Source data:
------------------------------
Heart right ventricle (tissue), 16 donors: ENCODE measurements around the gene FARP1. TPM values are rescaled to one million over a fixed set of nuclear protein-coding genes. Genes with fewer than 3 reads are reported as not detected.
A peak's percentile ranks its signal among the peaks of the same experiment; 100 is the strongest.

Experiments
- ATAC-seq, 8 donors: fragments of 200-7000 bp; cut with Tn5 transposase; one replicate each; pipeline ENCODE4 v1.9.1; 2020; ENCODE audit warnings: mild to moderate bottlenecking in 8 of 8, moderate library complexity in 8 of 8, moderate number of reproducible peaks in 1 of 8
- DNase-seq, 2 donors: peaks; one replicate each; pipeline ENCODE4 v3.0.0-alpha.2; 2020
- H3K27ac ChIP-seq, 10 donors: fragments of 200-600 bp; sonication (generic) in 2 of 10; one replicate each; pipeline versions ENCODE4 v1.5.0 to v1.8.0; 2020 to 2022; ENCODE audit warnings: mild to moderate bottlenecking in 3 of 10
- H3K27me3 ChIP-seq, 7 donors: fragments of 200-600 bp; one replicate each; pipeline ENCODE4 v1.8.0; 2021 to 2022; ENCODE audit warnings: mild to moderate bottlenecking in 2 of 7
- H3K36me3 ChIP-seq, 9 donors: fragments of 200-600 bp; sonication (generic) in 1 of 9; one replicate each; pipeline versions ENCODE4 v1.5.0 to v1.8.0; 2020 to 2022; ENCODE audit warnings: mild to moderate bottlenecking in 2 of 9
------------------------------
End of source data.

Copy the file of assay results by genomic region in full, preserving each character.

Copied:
Heart right ventricle (tissue), 16 donors: ENCODE measurements around the gene FARP1. TPM values are rescaled to one million over a fixed set of nuclear protein-coding genes. Genes with fewer than 3 reads are reported as not detected.
A peak's percentile ranks its signal among the peaks of the same experiment; 100 is the strongest.

Experiments
- ATAC-seq, 8 donors: fragments of 200-7000 bp; cut with Tn5 transposase; one replicate each; pipeline ENCODE4 v1.9.1; 2020; ENCODE audit warnings: mild to moderate bottlenecking in 8 of 8, moderate library complexity in 8 of 8, moderate number of reproducible peaks in 1 of 8
- DNase-seq, 2 donors: peaks; one replicate each; pipeline ENCODE4 v3.0.0-alpha.2; 2020
- H3K27ac ChIP-seq, 10 donors: fragments of 200-600 bp; sonication (generic) in 2 of 10; one replicate each; pipeline versions ENCODE4 v1.5.0 to v1.8.0; 2020 to 2022; ENCODE audit warnings: mild to moderate bottlenecking in 3 of 10
- H3K27me3 ChIP-seq, 7 donors: fragments of 200-600 bp; one replicate each; pipeline ENCODE4 v1.8.0; 2021 to 2022; ENCODE audit warnings: mild to moderate bottlenecking in 2 of 7
- H3K36me3 ChIP-seq, 9 donors: fragments of 200-600 bp; sonication (generic) in 1 of 9; one replicate each; pipeline versions ENCODE4 v1.5.0 to v1.8.0; 2020 to 2022; ENCODE audit warnings: mild to moderate bottlenecking in 2 of 9